Cierva C.30 Autogiro

mcbirdman

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Thank you, I read most of both. Of particular interest to me is the compression tailwheel. I have the spring steel type tailwheels and am interested in seeing how I can still use cable control and vertical movement of wheel.

Right now I am assuming the rudder horn just goes up and down with the wheel and the cable just arcs up or down between rudder horn and the cable guide exiting fuselage.

I am interested in landing near vertical so I am interested in changing out the spring I now have. I have already made the steps towards a beefed up main gear and I have up to apx 8" of travel with the air shocks.

Thanks again, jtm
 

kolibri282

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James,

letting your cable just arc up and down might be a very good solution. If your distance to the tail wheel is like 8' and your tail wheel travels 4'' the stress you put on the cables is approximately 160N/mm² (23000psi) , which is very low even for a wire rope used for a bicycle break. Now this value is the upper bound that will be only reached if the wire were attached to absolutely rigid supports at both ends, which is definitely not the case. You will get the true stress value if you take into account the stiffnesses of all the parts that are loaded by the wire and that value will be much lower.


Cheers,

Juergen

PS: your avatar shows a very attractive tractor gyro, perhaps you might want to have a look at this nice little bird that comes with love from Russia http://www.rotaryforum.com/forum/showthread.php?t=25862
 
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kolibri282

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This one is not a Cierva but positively an old/odd drawing, so here from Russia with love:
http://hobbyport.ru/avia/a_7_3a.htm
(scroll down to about the lower quarter of the page)

Enjoy,

Juergen

(Arnie, by the end of this thread you'll receive the "Odd Old Certificate"....;-)
 
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kolibri282

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C. Beaty

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Here’s a bit about 2-blade C30s and successor, C40 from Cierva Autogiros by Brooks.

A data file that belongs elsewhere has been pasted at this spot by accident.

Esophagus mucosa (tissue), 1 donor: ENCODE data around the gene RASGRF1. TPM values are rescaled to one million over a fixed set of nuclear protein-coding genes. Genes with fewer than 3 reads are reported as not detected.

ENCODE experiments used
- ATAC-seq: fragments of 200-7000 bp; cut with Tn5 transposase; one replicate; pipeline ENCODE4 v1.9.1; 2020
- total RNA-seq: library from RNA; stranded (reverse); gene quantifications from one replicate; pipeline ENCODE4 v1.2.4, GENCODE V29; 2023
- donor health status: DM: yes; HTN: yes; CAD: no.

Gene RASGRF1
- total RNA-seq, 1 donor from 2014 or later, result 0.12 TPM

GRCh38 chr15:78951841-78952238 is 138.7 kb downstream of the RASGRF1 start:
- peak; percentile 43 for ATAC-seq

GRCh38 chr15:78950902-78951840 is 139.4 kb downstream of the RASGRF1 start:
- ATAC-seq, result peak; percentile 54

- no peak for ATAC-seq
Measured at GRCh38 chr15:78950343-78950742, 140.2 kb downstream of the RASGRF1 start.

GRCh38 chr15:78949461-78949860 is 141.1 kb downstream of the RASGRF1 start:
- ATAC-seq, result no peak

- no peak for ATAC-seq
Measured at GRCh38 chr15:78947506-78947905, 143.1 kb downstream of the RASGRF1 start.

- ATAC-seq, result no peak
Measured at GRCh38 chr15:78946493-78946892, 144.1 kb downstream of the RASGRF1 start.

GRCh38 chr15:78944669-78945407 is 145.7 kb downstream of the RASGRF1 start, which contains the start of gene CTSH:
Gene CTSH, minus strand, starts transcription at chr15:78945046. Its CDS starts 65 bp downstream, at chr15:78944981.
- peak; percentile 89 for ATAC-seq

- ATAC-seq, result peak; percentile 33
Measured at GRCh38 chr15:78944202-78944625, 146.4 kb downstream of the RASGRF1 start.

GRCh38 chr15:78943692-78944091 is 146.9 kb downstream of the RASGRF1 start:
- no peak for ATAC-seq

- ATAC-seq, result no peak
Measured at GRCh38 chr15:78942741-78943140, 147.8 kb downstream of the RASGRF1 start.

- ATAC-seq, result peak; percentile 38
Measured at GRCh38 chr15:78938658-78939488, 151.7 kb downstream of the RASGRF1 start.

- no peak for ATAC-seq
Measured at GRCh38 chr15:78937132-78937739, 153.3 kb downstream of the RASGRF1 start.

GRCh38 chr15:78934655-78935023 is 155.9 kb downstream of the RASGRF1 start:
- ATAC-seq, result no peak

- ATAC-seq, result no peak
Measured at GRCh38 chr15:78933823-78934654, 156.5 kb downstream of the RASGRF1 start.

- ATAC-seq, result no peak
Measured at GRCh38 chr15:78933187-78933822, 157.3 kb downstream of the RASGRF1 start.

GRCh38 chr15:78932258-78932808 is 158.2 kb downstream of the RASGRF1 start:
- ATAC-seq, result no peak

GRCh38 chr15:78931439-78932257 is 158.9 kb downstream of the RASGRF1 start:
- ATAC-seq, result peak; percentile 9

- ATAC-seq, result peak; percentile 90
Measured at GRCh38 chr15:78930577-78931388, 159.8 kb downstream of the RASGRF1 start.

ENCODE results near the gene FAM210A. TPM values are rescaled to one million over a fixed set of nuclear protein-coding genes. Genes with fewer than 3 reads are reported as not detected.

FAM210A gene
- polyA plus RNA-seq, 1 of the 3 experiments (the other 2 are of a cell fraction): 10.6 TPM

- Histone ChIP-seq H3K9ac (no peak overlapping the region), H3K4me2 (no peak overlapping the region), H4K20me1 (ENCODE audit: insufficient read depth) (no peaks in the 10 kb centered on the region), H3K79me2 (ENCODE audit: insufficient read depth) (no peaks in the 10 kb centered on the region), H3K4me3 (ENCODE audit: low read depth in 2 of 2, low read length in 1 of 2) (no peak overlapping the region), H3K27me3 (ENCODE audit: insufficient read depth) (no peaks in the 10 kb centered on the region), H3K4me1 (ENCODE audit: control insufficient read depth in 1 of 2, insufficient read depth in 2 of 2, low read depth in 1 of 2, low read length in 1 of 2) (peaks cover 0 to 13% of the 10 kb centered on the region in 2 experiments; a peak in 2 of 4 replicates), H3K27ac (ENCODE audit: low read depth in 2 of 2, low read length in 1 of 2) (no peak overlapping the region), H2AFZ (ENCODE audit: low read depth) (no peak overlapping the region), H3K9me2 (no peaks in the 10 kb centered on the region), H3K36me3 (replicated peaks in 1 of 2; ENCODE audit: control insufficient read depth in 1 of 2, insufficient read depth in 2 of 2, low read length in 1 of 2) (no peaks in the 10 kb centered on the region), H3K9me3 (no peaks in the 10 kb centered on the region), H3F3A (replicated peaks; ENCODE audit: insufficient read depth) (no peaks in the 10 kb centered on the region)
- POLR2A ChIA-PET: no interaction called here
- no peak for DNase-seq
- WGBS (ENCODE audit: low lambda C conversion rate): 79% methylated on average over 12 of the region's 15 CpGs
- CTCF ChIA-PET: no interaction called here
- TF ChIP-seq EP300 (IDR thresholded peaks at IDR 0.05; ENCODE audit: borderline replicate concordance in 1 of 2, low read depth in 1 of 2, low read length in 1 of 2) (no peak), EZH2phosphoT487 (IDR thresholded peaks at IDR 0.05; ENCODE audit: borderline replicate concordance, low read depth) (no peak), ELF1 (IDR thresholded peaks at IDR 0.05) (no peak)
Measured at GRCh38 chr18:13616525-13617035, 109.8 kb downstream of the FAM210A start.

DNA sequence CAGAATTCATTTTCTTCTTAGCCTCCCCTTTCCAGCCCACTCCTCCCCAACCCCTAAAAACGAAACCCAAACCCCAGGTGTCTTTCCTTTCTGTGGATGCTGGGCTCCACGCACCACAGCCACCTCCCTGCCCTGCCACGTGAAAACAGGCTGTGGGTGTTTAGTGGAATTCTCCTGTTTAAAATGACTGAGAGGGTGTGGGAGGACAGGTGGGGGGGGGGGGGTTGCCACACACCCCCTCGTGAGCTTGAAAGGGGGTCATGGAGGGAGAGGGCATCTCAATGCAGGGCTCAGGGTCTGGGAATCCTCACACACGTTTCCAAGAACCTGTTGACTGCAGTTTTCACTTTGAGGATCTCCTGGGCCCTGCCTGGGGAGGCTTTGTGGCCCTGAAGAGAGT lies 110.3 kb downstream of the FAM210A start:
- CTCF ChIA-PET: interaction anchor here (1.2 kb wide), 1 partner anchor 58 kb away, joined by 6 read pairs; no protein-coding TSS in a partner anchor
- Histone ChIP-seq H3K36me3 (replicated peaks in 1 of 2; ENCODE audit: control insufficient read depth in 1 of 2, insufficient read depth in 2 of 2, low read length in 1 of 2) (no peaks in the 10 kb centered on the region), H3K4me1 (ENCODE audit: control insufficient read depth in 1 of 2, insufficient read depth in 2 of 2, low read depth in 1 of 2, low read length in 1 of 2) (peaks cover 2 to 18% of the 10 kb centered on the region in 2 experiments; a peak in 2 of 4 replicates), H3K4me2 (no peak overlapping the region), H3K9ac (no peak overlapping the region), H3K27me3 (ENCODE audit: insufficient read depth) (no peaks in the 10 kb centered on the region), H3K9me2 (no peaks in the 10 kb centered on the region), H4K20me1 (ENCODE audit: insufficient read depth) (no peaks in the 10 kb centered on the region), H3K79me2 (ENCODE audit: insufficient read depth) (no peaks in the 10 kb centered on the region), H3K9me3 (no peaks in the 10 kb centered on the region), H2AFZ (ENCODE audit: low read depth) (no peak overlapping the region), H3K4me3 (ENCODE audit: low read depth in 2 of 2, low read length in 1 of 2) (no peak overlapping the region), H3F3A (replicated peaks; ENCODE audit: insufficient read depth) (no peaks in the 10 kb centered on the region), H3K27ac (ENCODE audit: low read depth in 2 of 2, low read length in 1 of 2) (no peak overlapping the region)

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kolibri282

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Pictures of Albert and Gladys Batchelor, who flew one of the, probably, very small number of privately owned C-30s.
https://yooniqimages.com/images/detail/216320368/Creative/albert-and-gladys-batchelor


Some more nice pictures of Rolf von Bahr's C-30
http://www.nordicrotors.com/reg/SE-AEA/4567#0
http://www.nordicrotors.com/reg/SE-AEA/4567#2
http://www.nordicrotors.com/reg/SE-AEA/4566
http://www.nordicrotors.com/reg/SE-AEA/4567


This is the colour footage of Rolf von Bahr flying an aerial taxi service in a Swedish ski resort from this thread:
http://www.rotaryforum.com/forum/showthread.php?p=622660
I had posted it last Christmas and just include it so that the C-30 links are a little less scattered.
http://footage.framepool.com/en/shot...erry-fairbanks
 
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kolibri282

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kolibri282

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Some high resolution pictures of a C-30 in the Mass museum
https://collection.maas.museum/object/211799
The description says the aircraft was built in 1934 and has been owned by Andrew Thyne Reid. The quality of the pictures is outstanding and they would make a nice wall paper for C-30 nuts...;-)

PS: somehow I had managed to mess up the link, thanks for the notification!
 
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kolibri282

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Picture of Rolf von Bahr flying his C-30:
https://1.bp.blogspot.com/-R0oBFWCu2x0/XTAwjQ31QGI/AAAAAAACsrs/dZUNN3bRi8cJILq780KQh9e4xVSfhbOHwCLcBGAs/s1600/49-09-27_von_Bahr_svavar_over_marken_w1500.jpg

3 view of the C-30. It is interesting to note that the fuselage has the same width until right after the place for the pilot and then takes a pretty sharp turn. This featuer is consistenly seen in drawings of the C-30, so I think it is correct.
http://www.samolotypolskie.pl/uploads/Products/product_683/Cierva_C-30A_plany.jpg
 

XXavier

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In this three-view from Brie's 'The autogyro and how to fly it' the turn is only slightly less sharp...

fc1* 1.jpeg
 

kolibri282

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You are right, Xavier, the radius at the transition to the tapering part of the fuselage is probably too small in the Polish drawing. What I actually wanted to point out is, that the tapering part of the C-30 fuselage is very short and therefore the angle at which it tapers towards the tail feathers is quite steep. This becomes obvious if you compare the C-30 to the LeO 301 that was developed from the C-30 by the French. The LeO's fuselage starts to taper almost from the rotor head position. Either the pilot cockpit of the LeO is narrower or the fuselage is a bit wider than that of the C-30 towards the front.

leo_sncase_c_301_autogires-70469.jpg

from here:

https://www.the-blueprints.com/blueprints/helicopters/helicopters-h-m/70469/view/leo-sncase_c-301_autogires/
 

XXavier

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